Minibanner

Full-Body 5x5+1

Full body 5x5 +1 training program
My full-body 5x5 scheme gets an added strength boost via one extra (and heavy) rep with this 5-day program.

Updated July 27, 2018

With 5x5 Full-Blown, I combined the classic 5x5 scheme with full-body training. Now, I’m adding one more thing to the mix, literally. One more rep – albeit one more heavy rep – to create my Full-Body 5x5+1 program. 

If you’ve been a member of JimStoppani.com for a while, this program may look familiar. It’s the full-body version of my President’s Day Workout.

In addition to whole-body training to maximize fat loss, my 5x5+1 routine combines two great training techniques – 5x5 and postactivation potentiation (PAP) – to boost your size and strength gains. For each exercise in the workout, you'll do one set of 5 reps, then one set of 1 rep, then four more sets of 5 reps.

The one stipulation is that you need to get all 5 sets of 5 reps with the same weight. (You'll use a heavier weight on the 1-rep set.) So, you’ll need to choose your weight somewhat carefully. This means the first set of 5 reps is more of a warm-up before the set of 1 rep. And even the 1-rep set is not a full 1RM attempt, as you still have four sets left after that.

If you can't compete all 5 reps on a set, either have a spotter help you compete all 5 or use rest-pause until you compete all 5 reps for that set.

The 1-rep set, as I mentioned briefly above, is designed to provide postactivation potentiation. What this basically does is, it preps your nervous system to complete more reps on successive sets. In this case, it's designed to help you use more weight on the 5-rep sets to allow for better gains in strength and muscle mass.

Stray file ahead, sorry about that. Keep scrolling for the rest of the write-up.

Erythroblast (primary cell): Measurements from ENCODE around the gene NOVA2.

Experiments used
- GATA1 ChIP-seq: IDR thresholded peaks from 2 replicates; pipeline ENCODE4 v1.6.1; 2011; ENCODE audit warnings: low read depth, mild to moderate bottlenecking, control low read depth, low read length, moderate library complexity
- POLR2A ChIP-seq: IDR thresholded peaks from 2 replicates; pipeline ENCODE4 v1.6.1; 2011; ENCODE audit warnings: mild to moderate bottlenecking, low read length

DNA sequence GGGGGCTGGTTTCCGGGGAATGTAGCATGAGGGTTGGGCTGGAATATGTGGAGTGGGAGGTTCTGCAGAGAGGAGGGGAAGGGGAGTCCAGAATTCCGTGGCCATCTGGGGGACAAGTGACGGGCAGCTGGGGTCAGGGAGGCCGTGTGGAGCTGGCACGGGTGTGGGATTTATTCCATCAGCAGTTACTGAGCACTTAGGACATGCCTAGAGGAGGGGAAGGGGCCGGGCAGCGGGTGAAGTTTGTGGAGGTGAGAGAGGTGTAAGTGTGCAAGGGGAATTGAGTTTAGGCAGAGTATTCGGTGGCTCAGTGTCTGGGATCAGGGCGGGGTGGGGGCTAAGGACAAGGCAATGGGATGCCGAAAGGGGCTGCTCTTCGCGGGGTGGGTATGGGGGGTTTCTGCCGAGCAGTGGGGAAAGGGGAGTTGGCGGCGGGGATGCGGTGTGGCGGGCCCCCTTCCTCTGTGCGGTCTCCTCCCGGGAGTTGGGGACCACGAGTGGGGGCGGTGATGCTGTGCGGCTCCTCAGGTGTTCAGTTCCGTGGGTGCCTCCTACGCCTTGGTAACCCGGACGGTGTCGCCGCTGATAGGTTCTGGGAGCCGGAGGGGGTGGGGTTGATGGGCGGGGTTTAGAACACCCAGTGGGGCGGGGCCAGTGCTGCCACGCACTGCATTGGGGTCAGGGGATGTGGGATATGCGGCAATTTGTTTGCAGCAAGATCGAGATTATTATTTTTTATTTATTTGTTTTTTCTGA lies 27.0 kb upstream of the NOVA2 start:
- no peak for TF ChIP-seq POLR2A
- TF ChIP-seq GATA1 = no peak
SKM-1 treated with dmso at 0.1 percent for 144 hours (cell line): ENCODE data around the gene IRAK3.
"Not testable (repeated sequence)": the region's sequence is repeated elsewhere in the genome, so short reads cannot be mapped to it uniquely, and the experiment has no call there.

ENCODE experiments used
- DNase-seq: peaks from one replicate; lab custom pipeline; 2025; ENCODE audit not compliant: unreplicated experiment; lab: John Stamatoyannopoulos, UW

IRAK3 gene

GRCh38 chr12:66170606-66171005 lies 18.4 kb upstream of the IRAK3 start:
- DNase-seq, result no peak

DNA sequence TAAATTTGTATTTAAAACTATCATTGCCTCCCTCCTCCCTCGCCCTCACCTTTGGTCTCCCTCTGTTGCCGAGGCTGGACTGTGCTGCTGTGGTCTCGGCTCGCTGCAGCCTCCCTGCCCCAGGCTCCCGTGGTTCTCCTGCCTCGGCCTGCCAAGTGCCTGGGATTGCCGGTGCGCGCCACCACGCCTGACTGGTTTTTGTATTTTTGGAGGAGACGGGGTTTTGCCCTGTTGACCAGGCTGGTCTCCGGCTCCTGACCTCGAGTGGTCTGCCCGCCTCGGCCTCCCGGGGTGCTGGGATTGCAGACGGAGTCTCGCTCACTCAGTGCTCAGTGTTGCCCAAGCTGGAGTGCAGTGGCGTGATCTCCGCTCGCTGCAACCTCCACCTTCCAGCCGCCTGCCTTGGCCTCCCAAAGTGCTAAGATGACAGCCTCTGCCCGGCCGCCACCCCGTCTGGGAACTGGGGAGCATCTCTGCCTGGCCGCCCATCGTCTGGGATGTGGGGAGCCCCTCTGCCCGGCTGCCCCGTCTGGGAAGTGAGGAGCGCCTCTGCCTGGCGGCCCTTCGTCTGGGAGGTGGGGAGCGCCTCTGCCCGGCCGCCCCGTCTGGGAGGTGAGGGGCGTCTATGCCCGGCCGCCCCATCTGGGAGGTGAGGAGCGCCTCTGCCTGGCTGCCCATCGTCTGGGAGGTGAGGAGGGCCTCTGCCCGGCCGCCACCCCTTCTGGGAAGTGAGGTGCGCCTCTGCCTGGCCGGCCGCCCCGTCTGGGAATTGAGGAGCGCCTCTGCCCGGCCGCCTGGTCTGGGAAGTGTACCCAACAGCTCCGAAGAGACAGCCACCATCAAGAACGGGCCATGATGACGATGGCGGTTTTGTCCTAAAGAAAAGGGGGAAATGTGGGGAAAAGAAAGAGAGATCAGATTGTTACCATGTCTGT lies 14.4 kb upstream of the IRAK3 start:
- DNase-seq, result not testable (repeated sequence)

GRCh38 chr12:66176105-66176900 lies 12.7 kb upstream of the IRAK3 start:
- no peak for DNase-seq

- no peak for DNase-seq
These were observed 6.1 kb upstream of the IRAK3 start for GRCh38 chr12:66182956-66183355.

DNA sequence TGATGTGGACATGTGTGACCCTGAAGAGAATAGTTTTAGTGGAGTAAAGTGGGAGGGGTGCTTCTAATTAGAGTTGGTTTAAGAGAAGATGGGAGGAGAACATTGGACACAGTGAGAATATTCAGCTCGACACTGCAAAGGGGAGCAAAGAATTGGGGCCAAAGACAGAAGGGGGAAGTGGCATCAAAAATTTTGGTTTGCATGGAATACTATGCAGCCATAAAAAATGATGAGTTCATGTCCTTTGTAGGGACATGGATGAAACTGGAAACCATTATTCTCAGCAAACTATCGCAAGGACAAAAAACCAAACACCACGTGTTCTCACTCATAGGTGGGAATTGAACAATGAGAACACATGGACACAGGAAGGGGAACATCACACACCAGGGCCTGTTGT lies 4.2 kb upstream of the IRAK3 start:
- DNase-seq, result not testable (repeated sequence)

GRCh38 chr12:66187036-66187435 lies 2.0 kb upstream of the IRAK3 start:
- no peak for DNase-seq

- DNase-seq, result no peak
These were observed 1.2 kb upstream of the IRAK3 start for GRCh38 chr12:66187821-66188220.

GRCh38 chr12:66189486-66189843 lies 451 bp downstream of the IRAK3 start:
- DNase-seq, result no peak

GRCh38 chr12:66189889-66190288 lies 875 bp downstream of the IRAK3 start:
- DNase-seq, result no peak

5+1 Guidelines

As usual in my #TrainWithJim series, you’ll be training all major muscle groups in each workout in this program – chest, back, shoulders, legs, biceps, triceps, traps, forearms, calves, abs – for five weekly workouts. On each of the 10 exercises per workout, you’ll follow the same set/rep scheme: 5 sets of 5, 1, 5, 5, 5, 5 reps.

Going back to weight selection, on the 5-rep sets, shoot for a weight that allows you to complete about 7-8 reps on that exercise when fresh. Because you’re only doing 5 reps with that weight, set #1 will feel fairly easy; that’s fine, it’s your warm-up. However, you still may want to consider doing one lighter warm-up set before the first working set of each exercise.

As for the 1-rep set, the weight you use should be significantly heavier than that of the 5-rep sets, though not quite your 1RM. Choose a weight here that's around your 2- or 3-rep max.

As for rest periods, you can rest anywhere from 1-3 minutes between sets, depending on how heavy you're going and how much time you have. Because you're doing six sets per exercise, taking long rest breaks can result in a pretty long workout. If you want to keep the total training duration in check, stay strict with no more than 60 seconds rest between sets. To move it along even quicker, drop rest periods to 30-45 seconds; just realize that you'll probably have to go a bit lighter on weight if you go with short rest periods.

Complete the following five workouts on any days of the week you want – Monday-Friday, Tuesday-Saturday, M/W/F/S/S, whatever. And follow along with me on Facebook and Instagram as I do the workouts myself.

Let the training begin...

Full-Body 5x5+1 Workouts

Workout 1

Workout 2

Workout 3

Workout 4

Workout 5

Download All Workouts Here

 

30_days_1

More Articles

Close